1. Purple: Like Advent, the official colour for Lent is purple. Usually, churches that celebrate Lent choose the deepest, darkest shade of purple for this special season. They may also strip their churches bare of some of the usual decorations adorning the walls. Purple is the colour of repentance for sins and also symbolises the state of our souls outside the light of Christ. During this time, pray for those who do not know Christ and for those who have sinned gravely against Him.
2. Confession: The 40 days are set aside to really examine areas of recurring sin in our lives that prevent us from being conformed to God’s Will.
Keep in mind the idea here is not to be overly scrupulous or to deceive ourselves into thinking we can earn heaven through our own goodness. The goal is to honestly examine our lives in the light of God’s Word and to make a commitment to change in any areas we have not submitted to the Lord. A good way to start an examination of conscience is by praying Psalm 139:23-24: “Search me, O God, and know my heart; test me and know my thoughts. See if there is any wicked way in me, and lead me in the way everlasting.” Then, hold up your life to the Ten Commandments. Confess, perhaps even to your pastor or an accountability partner (James 5:16), the ways you’ve sinned against God, thank Him for His forgiveness, and ask Him for the grace to change.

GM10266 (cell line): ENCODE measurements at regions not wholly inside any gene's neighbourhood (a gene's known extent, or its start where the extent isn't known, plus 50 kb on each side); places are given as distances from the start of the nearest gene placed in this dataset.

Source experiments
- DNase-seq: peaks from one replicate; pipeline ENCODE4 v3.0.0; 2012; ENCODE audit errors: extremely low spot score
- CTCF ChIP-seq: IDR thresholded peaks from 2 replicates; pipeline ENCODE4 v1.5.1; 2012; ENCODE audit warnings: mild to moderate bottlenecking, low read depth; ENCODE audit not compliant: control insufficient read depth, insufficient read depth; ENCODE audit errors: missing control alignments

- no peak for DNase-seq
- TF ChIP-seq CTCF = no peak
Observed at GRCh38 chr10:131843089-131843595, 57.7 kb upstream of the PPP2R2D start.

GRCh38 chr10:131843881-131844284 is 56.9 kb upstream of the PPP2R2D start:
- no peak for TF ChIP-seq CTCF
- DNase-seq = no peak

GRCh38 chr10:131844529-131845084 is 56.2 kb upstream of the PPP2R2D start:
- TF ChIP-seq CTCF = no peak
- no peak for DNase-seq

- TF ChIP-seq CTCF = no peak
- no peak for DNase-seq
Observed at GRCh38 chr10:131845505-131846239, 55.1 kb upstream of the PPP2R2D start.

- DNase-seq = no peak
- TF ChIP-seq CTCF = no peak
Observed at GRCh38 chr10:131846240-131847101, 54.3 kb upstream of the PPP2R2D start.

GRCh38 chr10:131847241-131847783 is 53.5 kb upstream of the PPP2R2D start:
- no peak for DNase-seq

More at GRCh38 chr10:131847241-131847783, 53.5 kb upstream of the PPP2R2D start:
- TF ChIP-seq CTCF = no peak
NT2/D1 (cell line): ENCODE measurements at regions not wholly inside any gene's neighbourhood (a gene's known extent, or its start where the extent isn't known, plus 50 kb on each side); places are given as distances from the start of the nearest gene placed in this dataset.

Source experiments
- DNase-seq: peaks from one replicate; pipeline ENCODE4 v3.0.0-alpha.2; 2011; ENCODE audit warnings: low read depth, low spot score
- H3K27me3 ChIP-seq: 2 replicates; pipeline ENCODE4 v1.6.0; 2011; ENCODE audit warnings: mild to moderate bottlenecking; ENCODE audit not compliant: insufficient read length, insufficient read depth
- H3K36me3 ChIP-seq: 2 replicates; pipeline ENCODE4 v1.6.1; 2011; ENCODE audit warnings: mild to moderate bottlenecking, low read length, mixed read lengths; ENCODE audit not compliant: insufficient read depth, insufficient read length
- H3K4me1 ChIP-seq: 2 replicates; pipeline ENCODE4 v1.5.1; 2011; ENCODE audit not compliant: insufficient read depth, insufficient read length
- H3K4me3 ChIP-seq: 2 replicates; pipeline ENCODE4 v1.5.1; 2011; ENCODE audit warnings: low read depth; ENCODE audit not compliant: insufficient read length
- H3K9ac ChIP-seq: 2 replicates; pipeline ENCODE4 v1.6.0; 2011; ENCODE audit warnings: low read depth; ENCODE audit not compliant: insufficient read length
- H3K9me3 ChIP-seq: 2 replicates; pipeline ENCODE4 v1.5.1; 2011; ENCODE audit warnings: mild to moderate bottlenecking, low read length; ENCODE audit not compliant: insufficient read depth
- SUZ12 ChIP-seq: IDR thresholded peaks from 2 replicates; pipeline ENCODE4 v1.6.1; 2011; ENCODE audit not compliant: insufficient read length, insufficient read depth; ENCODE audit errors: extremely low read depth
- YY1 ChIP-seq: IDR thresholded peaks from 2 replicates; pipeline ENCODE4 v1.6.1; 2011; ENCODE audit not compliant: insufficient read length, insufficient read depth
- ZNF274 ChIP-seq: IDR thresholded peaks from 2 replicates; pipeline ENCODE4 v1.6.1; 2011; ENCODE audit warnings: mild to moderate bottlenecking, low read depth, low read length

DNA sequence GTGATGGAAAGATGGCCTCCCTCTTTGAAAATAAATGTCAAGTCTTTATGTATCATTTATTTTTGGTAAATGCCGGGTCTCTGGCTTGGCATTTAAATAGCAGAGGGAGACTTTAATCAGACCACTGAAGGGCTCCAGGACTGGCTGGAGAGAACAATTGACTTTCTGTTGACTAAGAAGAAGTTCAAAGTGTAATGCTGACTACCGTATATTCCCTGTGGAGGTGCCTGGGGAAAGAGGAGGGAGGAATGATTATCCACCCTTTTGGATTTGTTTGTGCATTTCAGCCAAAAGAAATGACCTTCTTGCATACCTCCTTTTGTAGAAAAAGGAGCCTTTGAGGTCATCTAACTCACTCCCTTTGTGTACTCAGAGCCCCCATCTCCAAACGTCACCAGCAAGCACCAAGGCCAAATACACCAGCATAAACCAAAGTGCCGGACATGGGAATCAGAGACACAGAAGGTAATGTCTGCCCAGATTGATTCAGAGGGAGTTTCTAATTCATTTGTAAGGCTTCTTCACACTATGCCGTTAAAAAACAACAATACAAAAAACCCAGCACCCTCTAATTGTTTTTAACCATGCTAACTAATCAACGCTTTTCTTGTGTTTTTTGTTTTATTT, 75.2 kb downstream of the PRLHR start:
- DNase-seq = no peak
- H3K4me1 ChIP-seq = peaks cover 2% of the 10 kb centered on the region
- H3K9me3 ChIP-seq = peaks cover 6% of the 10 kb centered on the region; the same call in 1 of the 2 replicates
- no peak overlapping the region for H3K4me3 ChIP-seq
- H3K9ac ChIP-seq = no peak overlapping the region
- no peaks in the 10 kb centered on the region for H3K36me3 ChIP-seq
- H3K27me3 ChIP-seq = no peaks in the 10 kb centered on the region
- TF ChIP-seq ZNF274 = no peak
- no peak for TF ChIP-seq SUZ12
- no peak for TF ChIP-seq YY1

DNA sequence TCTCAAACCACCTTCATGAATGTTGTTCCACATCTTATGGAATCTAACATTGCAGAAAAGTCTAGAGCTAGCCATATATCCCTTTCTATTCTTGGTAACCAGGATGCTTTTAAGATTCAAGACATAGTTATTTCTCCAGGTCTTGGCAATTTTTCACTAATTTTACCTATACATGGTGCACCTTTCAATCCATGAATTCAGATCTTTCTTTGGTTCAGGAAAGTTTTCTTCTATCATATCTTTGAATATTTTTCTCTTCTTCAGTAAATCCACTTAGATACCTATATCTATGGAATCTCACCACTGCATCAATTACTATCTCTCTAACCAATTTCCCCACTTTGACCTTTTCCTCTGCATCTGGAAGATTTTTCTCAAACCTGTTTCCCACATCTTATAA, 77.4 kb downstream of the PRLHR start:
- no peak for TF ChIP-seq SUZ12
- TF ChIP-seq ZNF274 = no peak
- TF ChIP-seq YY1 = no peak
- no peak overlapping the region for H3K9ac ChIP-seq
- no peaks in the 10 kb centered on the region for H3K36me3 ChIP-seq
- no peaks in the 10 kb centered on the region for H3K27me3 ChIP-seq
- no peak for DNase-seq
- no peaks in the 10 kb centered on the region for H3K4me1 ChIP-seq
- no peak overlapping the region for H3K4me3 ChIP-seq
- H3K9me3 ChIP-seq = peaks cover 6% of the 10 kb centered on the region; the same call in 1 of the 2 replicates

3. Fasting and Prayer: Fasting is a practice that has really gone by the wayside in many Christian circles. Yet, if done correctly, it can be a powerful time of renewing our relationship with God. Fasting can be found in both the Old Testament and the New, with Moses (Exodus 34:28; Deuteronomy 9:9, 18), Elijah (1 Kings 19:8), and our Lord (Matthew 4:2) all participating in 40-day fasts. Fasting is a way of denying ourselves the excesses of life so that we might be more attuned to the Lord’s voice. It is also a way of disciplining ourselves, strengthening our “spiritual muscles” so to speak so that when temptations arise in life, you are already used to saying “no” to your desires. And finally, fasting is also a way of participating, in a small way, in the sufferings of Christ and can be particularly powerful when accompanied by prayer and confession.
4. Meditating on Christ’s Sacrifice for Mankind: In addition to periodic fasting and prayer, our scriptural meditations typically turn to the salvation offered to us through Christ’s suffering. Read Old Testament Scriptures prophesying the suffering of Christ and the New Testament Gospel accounts.
5. Charity/Almsgiving: A very important element of the Lenten season is becoming aware of not only the suffering and sacrifice of Christ but also to the suffering of others. Between now and Good Friday, choose one way you can increase your giving to those in need. It could be through extra financial offerings, donating goods you no longer need or use to charity, or increasing your personal time commitment to a ministry or cause close to your heart.
So let us honour God this Lenten season by giving up the sin in our lives “that so easily entangles us” (Hebrews 12:1) so that we can “fix our eyes on Jesus, the author and perfecter of our faith!” (Hebrews 12:2) Let us focus on prayer and being obedient to His commands instead!
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By Dr. Joyce Aryee, the author